[by Steve Whittaker]
OK. You have the assignment, the client has signed off on the estimate, you have just received the check covering the 50% retainer (not a deposit), but are you truly ready for this assignment? You have already checked your equipment but what about getting access to your various assignment locations? When you created your estimate, did you consider other potential costs?
Your assignment production schedule should detail every aspect of your assignment goals, the deadline and the timing of each objective, and any associated requirements needed to complete that assignment. Lead time is just as important since these preparations may take more time than you or your client may expect. Plan that into your schedule.
We collaborate and coordinate with our clients regarding all location logistics. The final production list and schedule, including certificates of insurance, releases, permits if needed and other related logistical items, is sent out to potential site contacts for property access. This might include property management teams, school district/campus contacts, engineering, security, etc. This saves our client time and we know we can move forward and complete the assignment with confidence.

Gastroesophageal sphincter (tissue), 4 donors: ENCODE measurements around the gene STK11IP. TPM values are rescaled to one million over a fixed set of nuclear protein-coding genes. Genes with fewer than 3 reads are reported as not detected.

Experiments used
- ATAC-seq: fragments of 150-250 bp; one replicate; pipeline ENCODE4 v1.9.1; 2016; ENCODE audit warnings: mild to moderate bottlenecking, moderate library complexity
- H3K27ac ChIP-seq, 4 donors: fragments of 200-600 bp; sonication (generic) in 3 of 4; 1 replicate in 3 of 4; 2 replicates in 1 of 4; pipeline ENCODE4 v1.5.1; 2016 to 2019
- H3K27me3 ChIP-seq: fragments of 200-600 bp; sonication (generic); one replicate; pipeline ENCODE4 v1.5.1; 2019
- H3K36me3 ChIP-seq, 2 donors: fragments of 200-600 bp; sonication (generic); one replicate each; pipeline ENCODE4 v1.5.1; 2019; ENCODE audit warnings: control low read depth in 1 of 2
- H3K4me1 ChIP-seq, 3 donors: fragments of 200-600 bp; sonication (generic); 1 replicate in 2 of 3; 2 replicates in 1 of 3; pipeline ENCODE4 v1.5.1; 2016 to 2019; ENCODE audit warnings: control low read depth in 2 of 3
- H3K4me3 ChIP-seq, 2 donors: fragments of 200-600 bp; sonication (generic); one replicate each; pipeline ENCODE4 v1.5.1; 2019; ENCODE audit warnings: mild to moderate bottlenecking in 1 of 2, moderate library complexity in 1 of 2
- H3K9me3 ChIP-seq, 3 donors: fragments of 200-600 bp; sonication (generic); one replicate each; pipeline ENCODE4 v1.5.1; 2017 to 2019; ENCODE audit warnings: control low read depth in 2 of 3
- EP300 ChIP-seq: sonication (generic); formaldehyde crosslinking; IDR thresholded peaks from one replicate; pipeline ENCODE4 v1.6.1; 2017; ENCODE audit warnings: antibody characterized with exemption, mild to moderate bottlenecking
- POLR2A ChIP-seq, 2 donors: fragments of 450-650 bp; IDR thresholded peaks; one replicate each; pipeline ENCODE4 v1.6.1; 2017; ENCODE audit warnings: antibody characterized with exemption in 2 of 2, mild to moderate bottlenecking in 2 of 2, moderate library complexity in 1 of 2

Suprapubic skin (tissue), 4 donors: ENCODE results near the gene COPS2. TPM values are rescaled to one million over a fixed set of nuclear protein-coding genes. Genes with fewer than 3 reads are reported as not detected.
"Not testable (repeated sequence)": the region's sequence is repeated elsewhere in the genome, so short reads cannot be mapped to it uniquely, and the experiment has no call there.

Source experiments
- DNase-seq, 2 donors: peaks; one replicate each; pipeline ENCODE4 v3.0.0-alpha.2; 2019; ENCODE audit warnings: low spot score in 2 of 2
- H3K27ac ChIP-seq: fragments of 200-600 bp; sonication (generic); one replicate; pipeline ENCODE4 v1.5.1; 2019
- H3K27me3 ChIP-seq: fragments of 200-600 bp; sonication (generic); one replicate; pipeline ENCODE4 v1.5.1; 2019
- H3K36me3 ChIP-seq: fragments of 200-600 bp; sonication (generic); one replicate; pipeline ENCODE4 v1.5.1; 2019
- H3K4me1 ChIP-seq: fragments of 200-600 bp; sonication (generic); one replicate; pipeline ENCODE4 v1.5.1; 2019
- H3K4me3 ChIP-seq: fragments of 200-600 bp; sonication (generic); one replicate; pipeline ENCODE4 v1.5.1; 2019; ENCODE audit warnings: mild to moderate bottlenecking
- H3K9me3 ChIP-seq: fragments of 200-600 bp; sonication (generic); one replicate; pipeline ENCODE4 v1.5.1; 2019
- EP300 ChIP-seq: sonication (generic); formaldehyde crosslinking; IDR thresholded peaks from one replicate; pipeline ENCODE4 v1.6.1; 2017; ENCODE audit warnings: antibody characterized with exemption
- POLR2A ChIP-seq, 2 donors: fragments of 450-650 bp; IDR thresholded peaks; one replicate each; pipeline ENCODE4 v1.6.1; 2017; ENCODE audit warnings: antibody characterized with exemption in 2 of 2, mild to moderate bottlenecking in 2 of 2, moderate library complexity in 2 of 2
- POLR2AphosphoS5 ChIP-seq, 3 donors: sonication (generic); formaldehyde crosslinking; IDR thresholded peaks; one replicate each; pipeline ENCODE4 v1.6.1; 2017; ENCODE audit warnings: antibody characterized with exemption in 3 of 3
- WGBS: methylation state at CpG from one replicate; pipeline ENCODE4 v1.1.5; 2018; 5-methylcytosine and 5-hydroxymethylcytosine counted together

Certificates of insurance are crucial for most commercial sites and that includes the basic liability insurance ranging from $1-5 million depending on the property management’s requirements. Auto and workers’ compensation coverage for any employees who be assisting you may also be required. Be sure to factor that into your estimates as well.
Liability risk for civic, state and federal agencies is the driving force behind film permit requirements and they are becoming more common than ever. Always check to see if they may be required. Advance research regarding the costs, time requirements and who to contact for film permits should be part of the normal estimating phase.
Without a permit, you could have your assignment interrupted, canceled or worse, you could end up paying fines. Check the governmental agencies where you are filming to confirm if a permit is needed.
In many corporate, academic and governmental sites, background checks are crucial as is the lead-time required to get these checks performed. Recently, a California school district required a “Live Scan” background check for one of our assignments. Evidently school districts in many states around the country are now requiring background checks for site access using the Live Scan process. Each state has different requirements and lead times. For the California project, I went to: https://oag.ca.gov/fingerprints/locations.
Weather forecasting is a key factor in targeting the best possible timing, weather conditions and safety. We have so many resources now available and I use multiple resources including: local TV station web sites, NOAA, and www.weather.com.
Advanced logistical planning during the estimating phase can make all the difference for a successful assignment, staying on budget, your client’s view of your professionalism and gaining the best results possible for each assignment.
Steve Whittaker is an architectural photographer, based in Portland, Oregon. An ASMP member since 1983, he is currently serving his second term as an ASMP Director. This post provides a taste of one area discussed in Steve’s seminar, The Business of Architectural Photography, which covers these topics and many more.